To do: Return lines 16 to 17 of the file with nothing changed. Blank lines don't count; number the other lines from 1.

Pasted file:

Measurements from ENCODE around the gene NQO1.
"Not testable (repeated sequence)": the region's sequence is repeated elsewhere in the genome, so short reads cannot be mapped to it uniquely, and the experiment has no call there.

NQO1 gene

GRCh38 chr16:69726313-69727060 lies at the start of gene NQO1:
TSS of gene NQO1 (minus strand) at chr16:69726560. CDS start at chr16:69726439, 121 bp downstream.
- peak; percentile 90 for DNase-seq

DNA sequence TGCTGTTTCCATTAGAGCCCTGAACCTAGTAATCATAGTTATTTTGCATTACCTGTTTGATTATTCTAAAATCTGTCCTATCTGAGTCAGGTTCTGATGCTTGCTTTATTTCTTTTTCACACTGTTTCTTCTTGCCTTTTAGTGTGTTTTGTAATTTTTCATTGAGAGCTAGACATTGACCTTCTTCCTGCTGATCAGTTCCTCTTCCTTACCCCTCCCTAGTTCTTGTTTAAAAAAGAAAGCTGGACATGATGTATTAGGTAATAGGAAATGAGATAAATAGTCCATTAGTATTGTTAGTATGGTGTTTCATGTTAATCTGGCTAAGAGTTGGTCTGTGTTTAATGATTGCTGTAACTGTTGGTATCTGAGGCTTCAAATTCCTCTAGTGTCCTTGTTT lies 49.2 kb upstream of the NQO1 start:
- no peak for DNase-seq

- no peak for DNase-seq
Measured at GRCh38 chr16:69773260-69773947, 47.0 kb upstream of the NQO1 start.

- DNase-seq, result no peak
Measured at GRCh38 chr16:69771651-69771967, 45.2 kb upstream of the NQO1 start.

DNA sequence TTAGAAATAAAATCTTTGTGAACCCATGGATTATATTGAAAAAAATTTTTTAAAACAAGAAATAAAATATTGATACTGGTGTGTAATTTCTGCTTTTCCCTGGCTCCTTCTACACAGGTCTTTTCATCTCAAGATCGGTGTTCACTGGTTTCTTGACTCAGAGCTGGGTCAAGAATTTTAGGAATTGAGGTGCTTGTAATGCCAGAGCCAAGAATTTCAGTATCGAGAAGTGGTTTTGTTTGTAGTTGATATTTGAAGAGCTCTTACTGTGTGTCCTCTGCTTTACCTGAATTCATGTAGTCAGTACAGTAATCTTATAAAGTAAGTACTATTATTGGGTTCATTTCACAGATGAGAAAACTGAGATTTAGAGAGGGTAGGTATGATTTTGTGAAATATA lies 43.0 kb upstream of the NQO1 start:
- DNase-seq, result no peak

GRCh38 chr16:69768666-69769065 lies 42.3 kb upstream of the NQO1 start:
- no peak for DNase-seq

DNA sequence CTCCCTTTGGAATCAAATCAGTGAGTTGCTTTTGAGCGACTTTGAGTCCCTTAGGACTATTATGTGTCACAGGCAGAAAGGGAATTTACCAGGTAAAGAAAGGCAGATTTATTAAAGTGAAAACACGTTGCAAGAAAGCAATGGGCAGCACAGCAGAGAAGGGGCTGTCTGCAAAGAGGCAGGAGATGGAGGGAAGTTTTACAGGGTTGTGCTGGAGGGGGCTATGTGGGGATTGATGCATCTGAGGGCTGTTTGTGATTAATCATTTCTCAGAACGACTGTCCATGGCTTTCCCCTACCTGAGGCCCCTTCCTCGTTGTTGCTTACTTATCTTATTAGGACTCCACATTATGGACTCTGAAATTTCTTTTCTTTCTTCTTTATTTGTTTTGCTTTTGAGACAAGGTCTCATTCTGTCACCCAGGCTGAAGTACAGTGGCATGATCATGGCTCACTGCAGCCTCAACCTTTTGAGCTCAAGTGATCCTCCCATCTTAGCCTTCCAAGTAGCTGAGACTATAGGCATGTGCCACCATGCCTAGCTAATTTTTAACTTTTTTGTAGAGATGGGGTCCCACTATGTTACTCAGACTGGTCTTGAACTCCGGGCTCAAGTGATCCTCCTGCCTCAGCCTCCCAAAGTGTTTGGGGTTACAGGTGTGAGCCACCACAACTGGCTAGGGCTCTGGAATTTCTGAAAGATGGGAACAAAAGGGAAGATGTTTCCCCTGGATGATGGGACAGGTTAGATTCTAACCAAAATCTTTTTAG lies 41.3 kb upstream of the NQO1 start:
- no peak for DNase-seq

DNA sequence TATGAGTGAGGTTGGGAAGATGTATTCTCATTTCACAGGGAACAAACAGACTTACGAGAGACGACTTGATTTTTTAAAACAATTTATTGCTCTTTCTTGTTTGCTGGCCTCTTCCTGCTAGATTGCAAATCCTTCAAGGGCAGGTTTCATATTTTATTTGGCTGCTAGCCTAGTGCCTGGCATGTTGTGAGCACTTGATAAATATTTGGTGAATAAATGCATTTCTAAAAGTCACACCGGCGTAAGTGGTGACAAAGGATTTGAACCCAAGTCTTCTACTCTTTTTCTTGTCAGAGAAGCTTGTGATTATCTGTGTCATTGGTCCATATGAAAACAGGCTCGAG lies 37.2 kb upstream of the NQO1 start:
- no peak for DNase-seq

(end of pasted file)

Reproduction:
- no peak for DNase-seq

DNA sequence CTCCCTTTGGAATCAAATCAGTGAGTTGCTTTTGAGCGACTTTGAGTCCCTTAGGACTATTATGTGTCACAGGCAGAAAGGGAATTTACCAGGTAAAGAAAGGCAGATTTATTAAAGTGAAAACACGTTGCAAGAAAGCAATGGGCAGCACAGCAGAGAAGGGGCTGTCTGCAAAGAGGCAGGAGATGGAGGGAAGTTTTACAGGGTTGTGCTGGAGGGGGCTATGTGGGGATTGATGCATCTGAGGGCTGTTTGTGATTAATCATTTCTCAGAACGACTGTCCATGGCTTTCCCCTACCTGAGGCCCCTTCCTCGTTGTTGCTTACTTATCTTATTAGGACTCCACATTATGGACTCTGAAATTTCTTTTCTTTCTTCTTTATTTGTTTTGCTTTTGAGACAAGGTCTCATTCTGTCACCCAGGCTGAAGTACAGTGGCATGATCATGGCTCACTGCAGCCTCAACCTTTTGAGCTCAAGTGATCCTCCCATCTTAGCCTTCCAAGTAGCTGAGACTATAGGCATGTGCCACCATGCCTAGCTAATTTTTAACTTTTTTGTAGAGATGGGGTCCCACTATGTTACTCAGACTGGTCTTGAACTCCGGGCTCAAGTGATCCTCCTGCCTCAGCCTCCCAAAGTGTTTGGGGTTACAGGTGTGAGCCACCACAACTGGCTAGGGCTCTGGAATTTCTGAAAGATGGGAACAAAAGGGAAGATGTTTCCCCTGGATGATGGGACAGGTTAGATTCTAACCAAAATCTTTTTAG lies 41.3 kb upstream of the NQO1 start: